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The Science of Fear: Understanding Your Body's Response to Threats

As a security professional, you are expected to be prepared to handle various kinds of threats that could significantly impact the property you are responsible for, the people around it, and your personal safety.

To understand how to respond to these threats, it's essential to have a good understanding of the different stages of mental awareness. Your ability to respond to any situation depends entirely on your brain's ability to interpret the event at hand.

A standard model used to develop threat awareness is the Cooper Colour system. Although initially designed for the combat mindset, it is transferable to the security industry for pre-event preparedness.

The Cooper Colour system is divided into five levels of mental awareness or five colours.



Threat Response with Cooper Colours


  1. Condition White: Unprepared and unready to take action

  2. Condition Yellow: Prepared, alert & relaxed. Good situational awareness.

  3. Condition Orange: Alert to probable danger. Ready to take action.

  4. Condition Red: Action Mode. Focused on the emergency at hand.

  5. Condition Black: Panic. Breakdown of physical & mental performance.


Let's look further at each Condition.


Condition White

Often, I observe security staff who seem to be in a state of complacency. Their body language and engagement with the people and environment around them reflect this. This is commonly called the "It won't happen to me" attitude.

I'm not suggesting that you can't socialize or have some mental downtime. The purpose of this article is to remind us that there is a time and a place for everything. It's essential to take your downtime during scheduled times so your team knows when they can rely on you or when you're taking a moment to yourself. If you're in Condition White, you won't be prepared and may forget to inform your team.


Condition Yellow

Condition yellow should be your normal working state. This doesn't mean you should be paranoid about every possibility, but you should be mentally aware of the more likely events that may occur. For instance, if you know it is icy outside, you should be mentally aware that someone might slip and fall and feel confident about responding.

Whether on foot patrol, vehicle patrol, or monitoring through CCTV, condition yellow will help you identify concerns in advance.


Training and education are the best ways to increase your awareness of condition yellow. You can achieve this by attending formal courses or being aware of trade articles within the security industry. The more knowledge you have, the more prepared you will be.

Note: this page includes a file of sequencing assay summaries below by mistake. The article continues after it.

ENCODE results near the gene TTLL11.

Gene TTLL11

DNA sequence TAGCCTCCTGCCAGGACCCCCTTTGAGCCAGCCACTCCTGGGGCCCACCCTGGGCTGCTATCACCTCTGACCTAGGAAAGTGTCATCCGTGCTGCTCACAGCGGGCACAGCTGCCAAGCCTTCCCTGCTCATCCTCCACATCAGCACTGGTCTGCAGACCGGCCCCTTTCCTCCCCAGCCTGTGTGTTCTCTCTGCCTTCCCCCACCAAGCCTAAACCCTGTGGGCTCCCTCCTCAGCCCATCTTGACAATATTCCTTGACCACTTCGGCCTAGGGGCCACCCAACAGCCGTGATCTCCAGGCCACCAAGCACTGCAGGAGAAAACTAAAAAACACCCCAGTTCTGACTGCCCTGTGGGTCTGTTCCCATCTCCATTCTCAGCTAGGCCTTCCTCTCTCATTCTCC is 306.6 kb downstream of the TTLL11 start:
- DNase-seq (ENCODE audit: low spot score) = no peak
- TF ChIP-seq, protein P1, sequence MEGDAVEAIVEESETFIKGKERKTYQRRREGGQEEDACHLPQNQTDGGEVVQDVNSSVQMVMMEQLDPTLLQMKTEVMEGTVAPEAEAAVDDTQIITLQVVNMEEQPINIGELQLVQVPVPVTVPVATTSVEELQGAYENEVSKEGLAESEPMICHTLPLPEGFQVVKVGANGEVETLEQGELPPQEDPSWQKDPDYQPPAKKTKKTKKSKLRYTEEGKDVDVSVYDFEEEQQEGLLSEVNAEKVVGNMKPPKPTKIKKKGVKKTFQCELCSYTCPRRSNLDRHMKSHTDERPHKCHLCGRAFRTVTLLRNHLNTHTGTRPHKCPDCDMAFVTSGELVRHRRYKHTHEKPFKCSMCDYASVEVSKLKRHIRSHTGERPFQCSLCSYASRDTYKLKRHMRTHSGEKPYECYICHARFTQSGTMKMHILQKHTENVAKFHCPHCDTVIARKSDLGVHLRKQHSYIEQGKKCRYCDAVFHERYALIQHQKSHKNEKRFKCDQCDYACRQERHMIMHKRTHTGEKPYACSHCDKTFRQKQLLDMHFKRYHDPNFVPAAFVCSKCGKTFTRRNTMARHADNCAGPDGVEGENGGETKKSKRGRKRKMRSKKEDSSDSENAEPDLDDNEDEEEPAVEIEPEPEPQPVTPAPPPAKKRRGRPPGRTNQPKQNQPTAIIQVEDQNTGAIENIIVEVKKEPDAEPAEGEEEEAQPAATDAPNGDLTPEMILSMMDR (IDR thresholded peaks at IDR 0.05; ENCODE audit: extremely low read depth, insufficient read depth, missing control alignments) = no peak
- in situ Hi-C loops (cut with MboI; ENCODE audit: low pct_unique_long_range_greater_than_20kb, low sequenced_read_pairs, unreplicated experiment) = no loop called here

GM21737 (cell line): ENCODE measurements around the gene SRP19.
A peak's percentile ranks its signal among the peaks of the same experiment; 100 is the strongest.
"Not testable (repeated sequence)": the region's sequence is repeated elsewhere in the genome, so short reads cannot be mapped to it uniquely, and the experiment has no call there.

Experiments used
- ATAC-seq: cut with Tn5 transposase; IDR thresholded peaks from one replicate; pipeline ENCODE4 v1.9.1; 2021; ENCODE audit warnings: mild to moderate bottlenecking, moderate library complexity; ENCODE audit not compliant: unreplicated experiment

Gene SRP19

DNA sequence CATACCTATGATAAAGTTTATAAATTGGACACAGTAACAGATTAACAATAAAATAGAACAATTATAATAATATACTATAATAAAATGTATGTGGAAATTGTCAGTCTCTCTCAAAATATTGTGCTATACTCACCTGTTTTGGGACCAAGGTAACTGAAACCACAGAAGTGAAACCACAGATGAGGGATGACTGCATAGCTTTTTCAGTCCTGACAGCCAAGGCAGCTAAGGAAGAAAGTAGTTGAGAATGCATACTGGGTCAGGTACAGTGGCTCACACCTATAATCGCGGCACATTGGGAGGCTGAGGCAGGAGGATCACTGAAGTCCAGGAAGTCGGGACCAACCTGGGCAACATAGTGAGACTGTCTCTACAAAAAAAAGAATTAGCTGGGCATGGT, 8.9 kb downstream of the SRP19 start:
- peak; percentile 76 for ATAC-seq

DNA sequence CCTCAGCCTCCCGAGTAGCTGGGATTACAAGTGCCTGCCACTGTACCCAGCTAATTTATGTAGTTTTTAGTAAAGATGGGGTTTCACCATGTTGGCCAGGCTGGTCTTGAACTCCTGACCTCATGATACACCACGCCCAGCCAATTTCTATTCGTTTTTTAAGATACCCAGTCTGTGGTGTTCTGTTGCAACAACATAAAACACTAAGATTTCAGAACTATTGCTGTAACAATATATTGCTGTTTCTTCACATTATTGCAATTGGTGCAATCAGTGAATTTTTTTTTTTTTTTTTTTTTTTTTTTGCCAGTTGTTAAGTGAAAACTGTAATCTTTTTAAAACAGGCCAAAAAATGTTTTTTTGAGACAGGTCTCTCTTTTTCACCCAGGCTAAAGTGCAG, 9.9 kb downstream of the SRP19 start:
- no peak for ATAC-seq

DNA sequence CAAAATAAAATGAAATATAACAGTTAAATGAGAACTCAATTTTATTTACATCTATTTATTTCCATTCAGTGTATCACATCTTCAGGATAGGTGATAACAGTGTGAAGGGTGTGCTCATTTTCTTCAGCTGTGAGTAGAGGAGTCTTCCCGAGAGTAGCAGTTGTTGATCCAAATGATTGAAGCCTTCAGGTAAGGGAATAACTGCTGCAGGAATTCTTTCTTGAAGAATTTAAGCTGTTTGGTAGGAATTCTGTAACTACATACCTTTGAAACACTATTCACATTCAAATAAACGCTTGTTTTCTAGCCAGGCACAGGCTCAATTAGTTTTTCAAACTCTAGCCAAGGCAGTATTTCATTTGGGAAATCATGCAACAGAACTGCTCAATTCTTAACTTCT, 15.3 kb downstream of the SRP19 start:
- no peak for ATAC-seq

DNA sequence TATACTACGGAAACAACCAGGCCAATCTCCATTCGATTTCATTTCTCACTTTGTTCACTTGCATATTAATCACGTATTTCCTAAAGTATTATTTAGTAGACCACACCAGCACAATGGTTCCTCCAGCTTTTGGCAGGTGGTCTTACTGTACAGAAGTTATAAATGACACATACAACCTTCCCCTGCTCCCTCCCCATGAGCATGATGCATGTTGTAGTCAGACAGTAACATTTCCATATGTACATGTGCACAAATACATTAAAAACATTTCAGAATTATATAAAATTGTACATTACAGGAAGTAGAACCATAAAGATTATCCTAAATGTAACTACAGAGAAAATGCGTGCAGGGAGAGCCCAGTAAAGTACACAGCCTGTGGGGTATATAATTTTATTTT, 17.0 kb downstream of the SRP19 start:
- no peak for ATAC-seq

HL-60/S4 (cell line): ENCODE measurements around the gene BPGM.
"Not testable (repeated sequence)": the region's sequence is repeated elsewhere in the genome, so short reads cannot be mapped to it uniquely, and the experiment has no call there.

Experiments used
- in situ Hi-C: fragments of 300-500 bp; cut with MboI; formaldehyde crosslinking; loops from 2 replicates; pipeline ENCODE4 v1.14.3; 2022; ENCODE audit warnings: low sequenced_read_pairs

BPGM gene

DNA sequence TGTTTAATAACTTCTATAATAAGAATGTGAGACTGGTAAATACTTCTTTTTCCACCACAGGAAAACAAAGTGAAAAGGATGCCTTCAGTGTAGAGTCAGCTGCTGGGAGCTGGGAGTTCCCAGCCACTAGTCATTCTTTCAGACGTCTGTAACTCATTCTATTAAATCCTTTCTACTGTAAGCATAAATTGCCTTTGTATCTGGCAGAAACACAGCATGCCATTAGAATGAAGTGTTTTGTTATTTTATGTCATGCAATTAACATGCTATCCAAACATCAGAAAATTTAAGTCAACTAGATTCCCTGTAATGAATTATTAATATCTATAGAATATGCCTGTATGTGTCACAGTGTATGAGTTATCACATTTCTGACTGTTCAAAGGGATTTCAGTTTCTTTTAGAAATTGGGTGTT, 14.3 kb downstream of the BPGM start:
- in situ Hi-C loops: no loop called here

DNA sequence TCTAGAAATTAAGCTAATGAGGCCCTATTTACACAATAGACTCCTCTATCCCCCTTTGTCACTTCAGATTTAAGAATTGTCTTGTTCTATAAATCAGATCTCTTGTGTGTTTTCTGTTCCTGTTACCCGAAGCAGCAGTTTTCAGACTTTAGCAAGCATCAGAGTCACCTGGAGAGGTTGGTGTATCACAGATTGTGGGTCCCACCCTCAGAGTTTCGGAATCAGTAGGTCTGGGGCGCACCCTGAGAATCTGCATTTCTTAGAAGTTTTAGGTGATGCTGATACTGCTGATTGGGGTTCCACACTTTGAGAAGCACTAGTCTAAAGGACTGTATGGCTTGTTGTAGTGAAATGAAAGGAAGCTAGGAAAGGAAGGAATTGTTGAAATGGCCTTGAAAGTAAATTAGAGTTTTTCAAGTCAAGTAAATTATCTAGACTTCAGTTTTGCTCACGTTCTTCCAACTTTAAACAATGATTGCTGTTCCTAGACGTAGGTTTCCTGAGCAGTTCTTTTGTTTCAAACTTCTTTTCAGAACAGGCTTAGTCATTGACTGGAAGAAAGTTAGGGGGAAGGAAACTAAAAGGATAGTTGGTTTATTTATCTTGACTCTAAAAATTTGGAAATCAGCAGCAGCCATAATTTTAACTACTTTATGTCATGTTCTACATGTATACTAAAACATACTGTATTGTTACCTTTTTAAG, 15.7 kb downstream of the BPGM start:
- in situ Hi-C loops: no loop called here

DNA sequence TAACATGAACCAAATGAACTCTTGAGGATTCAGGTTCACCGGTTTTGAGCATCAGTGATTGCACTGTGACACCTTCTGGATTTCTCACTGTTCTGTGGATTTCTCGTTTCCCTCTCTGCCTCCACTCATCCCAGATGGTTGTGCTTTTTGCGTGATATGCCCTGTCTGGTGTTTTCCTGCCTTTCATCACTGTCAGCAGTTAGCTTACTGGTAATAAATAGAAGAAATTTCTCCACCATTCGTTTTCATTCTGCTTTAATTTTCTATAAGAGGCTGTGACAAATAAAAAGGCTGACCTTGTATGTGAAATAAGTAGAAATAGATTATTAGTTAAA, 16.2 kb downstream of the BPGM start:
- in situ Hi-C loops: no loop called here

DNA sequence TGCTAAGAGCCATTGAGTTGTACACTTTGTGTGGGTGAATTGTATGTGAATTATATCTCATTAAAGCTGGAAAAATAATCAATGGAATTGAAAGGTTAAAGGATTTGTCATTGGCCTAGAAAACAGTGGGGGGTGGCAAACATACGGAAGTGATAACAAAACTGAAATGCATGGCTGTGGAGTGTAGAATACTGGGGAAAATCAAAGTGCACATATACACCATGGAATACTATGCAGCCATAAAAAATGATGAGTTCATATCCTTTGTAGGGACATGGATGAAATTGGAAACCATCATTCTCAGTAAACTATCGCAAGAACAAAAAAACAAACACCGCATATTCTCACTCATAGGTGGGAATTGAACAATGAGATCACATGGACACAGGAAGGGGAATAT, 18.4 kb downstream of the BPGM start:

Condition Orange

Condition Orange is the next level of alertness after Condition Yellow. It means you have already identified a potential threat and have a higher chance of taking action. By relying on your training and experience, you can feel more confident in building a mental response plan and preparing any necessary communication.


Condition Red

In Condition Red, the threat is imminent and requires immediate action. It is crucial to assess the environment, identify potential bad actors, and assign clear roles and responsibilities for the response.


During such situations, the stress curve tends to break down, which we will discuss later in this post. Not all action plans will play out as expected due to factors within and outside your control, which can affect the outcome.


The best way to prepare and respond to Condition Red situations is through well-structured mock training scenarios. Unfortunately, this area is rarely given enough attention in the security industry despite it being where the industry is expected to perform.



Condition Black

Condition Black refers to an unproductive response during any threat situation. This state is often reached when one is in the Condition White mindset. If you are in a mental state of shock due to being caught off guard, you will either overreact or underreact to the situation.


What does this mean to you as a security professional?


Often, you hear the term professional deportment. Department is more than just what you wear and how you wear it, even though your ritual of getting ready for your shift can help you enter condition yellow at the start.


When talking with someone with a customer service mindset, the department is about your mental attitude. When responding to a threat, being in a cooper colours mindset, and managing challenging behaviour, the verbal defensive continuum mindset.


This is where self-discipline plays a vital role in your professional mindset. Self-discipline is part of your mental "self-talk." If you find yourself being distracted or changing priorities, you mentally remind yourself to stay on task, or you can self-identify what you need to help you stay on task.


Self-discipline is a skill that takes time for you to develop and sharpen. Often, you hear the phrase, "If you don't use it, you lose it." Discipline is no different.